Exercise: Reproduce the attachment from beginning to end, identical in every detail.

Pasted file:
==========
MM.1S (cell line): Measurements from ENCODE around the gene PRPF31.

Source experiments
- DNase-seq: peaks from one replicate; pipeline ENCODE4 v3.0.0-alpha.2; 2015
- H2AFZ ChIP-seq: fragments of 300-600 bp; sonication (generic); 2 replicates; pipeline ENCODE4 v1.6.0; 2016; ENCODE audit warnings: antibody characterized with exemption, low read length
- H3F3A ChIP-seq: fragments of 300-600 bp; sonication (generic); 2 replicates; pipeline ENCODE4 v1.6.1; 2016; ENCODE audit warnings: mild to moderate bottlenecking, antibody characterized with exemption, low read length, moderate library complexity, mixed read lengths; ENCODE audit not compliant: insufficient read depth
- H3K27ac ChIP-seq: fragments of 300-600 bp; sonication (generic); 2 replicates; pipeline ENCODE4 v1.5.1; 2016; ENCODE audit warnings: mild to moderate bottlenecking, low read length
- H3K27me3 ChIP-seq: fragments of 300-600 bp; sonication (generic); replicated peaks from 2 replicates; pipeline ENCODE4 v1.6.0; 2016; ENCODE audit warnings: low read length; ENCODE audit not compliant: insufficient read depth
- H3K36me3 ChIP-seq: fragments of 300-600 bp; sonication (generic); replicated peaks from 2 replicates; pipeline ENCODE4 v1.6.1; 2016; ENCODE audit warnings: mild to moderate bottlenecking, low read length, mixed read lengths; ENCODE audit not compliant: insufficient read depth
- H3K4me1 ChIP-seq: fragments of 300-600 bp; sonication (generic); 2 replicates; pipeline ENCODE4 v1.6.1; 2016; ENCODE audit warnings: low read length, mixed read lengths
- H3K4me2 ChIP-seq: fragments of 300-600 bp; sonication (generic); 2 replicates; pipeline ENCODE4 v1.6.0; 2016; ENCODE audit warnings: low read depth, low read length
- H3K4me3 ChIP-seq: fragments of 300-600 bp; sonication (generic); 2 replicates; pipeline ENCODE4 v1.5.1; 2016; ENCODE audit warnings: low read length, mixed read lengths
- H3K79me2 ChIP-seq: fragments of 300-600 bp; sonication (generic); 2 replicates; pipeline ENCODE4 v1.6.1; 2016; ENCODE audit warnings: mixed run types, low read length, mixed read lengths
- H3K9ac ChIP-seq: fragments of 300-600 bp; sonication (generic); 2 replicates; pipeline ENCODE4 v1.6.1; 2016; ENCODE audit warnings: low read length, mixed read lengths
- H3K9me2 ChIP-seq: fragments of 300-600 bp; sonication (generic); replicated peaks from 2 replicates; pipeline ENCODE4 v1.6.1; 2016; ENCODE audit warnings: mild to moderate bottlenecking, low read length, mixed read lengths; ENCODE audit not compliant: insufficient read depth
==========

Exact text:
MM.1S (cell line): Measurements from ENCODE around the gene PRPF31.

Source experiments
- DNase-seq: peaks from one replicate; pipeline ENCODE4 v3.0.0-alpha.2; 2015
- H2AFZ ChIP-seq: fragments of 300-600 bp; sonication (generic); 2 replicates; pipeline ENCODE4 v1.6.0; 2016; ENCODE audit warnings: antibody characterized with exemption, low read length
- H3F3A ChIP-seq: fragments of 300-600 bp; sonication (generic); 2 replicates; pipeline ENCODE4 v1.6.1; 2016; ENCODE audit warnings: mild to moderate bottlenecking, antibody characterized with exemption, low read length, moderate library complexity, mixed read lengths; ENCODE audit not compliant: insufficient read depth
- H3K27ac ChIP-seq: fragments of 300-600 bp; sonication (generic); 2 replicates; pipeline ENCODE4 v1.5.1; 2016; ENCODE audit warnings: mild to moderate bottlenecking, low read length
- H3K27me3 ChIP-seq: fragments of 300-600 bp; sonication (generic); replicated peaks from 2 replicates; pipeline ENCODE4 v1.6.0; 2016; ENCODE audit warnings: low read length; ENCODE audit not compliant: insufficient read depth
- H3K36me3 ChIP-seq: fragments of 300-600 bp; sonication (generic); replicated peaks from 2 replicates; pipeline ENCODE4 v1.6.1; 2016; ENCODE audit warnings: mild to moderate bottlenecking, low read length, mixed read lengths; ENCODE audit not compliant: insufficient read depth
- H3K4me1 ChIP-seq: fragments of 300-600 bp; sonication (generic); 2 replicates; pipeline ENCODE4 v1.6.1; 2016; ENCODE audit warnings: low read length, mixed read lengths
- H3K4me2 ChIP-seq: fragments of 300-600 bp; sonication (generic); 2 replicates; pipeline ENCODE4 v1.6.0; 2016; ENCODE audit warnings: low read depth, low read length
- H3K4me3 ChIP-seq: fragments of 300-600 bp; sonication (generic); 2 replicates; pipeline ENCODE4 v1.5.1; 2016; ENCODE audit warnings: low read length, mixed read lengths
- H3K79me2 ChIP-seq: fragments of 300-600 bp; sonication (generic); 2 replicates; pipeline ENCODE4 v1.6.1; 2016; ENCODE audit warnings: mixed run types, low read length, mixed read lengths
- H3K9ac ChIP-seq: fragments of 300-600 bp; sonication (generic); 2 replicates; pipeline ENCODE4 v1.6.1; 2016; ENCODE audit warnings: low read length, mixed read lengths
- H3K9me2 ChIP-seq: fragments of 300-600 bp; sonication (generic); replicated peaks from 2 replicates; pipeline ENCODE4 v1.6.1; 2016; ENCODE audit warnings: mild to moderate bottlenecking, low read length, mixed read lengths; ENCODE audit not compliant: insufficient read depth